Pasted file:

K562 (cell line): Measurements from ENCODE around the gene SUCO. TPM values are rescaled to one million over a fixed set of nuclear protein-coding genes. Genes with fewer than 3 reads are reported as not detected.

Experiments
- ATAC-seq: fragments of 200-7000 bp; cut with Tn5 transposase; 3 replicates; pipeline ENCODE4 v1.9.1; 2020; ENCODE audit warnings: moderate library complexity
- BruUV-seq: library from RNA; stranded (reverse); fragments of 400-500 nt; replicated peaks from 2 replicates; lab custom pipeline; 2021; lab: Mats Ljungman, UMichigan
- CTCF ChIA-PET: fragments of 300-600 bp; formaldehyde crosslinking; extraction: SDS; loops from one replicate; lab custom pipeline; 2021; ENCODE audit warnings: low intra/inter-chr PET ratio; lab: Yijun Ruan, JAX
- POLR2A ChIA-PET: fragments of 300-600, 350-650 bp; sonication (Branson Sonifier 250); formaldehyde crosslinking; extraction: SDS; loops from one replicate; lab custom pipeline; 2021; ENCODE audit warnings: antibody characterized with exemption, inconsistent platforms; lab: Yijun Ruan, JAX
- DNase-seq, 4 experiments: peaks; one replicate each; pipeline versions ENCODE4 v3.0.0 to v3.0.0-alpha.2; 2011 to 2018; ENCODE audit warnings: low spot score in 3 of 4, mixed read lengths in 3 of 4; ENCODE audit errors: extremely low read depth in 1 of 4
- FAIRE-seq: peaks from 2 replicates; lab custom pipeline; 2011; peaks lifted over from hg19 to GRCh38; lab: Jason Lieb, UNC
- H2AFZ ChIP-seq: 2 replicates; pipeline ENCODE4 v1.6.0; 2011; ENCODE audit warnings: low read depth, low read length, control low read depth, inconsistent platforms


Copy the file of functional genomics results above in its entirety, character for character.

K562 (cell line): Measurements from ENCODE around the gene SUCO. TPM values are rescaled to one million over a fixed set of nuclear protein-coding genes. Genes with fewer than 3 reads are reported as not detected.

Experiments
- ATAC-seq: fragments of 200-7000 bp; cut with Tn5 transposase; 3 replicates; pipeline ENCODE4 v1.9.1; 2020; ENCODE audit warnings: moderate library complexity
- BruUV-seq: library from RNA; stranded (reverse); fragments of 400-500 nt; replicated peaks from 2 replicates; lab custom pipeline; 2021; lab: Mats Ljungman, UMichigan
- CTCF ChIA-PET: fragments of 300-600 bp; formaldehyde crosslinking; extraction: SDS; loops from one replicate; lab custom pipeline; 2021; ENCODE audit warnings: low intra/inter-chr PET ratio; lab: Yijun Ruan, JAX
- POLR2A ChIA-PET: fragments of 300-600, 350-650 bp; sonication (Branson Sonifier 250); formaldehyde crosslinking; extraction: SDS; loops from one replicate; lab custom pipeline; 2021; ENCODE audit warnings: antibody characterized with exemption, inconsistent platforms; lab: Yijun Ruan, JAX
- DNase-seq, 4 experiments: peaks; one replicate each; pipeline versions ENCODE4 v3.0.0 to v3.0.0-alpha.2; 2011 to 2018; ENCODE audit warnings: low spot score in 3 of 4, mixed read lengths in 3 of 4; ENCODE audit errors: extremely low read depth in 1 of 4
- FAIRE-seq: peaks from 2 replicates; lab custom pipeline; 2011; peaks lifted over from hg19 to GRCh38; lab: Jason Lieb, UNC
- H2AFZ ChIP-seq: 2 replicates; pipeline ENCODE4 v1.6.0; 2011; ENCODE audit warnings: low read depth, low read length, control low read depth, inconsistent platforms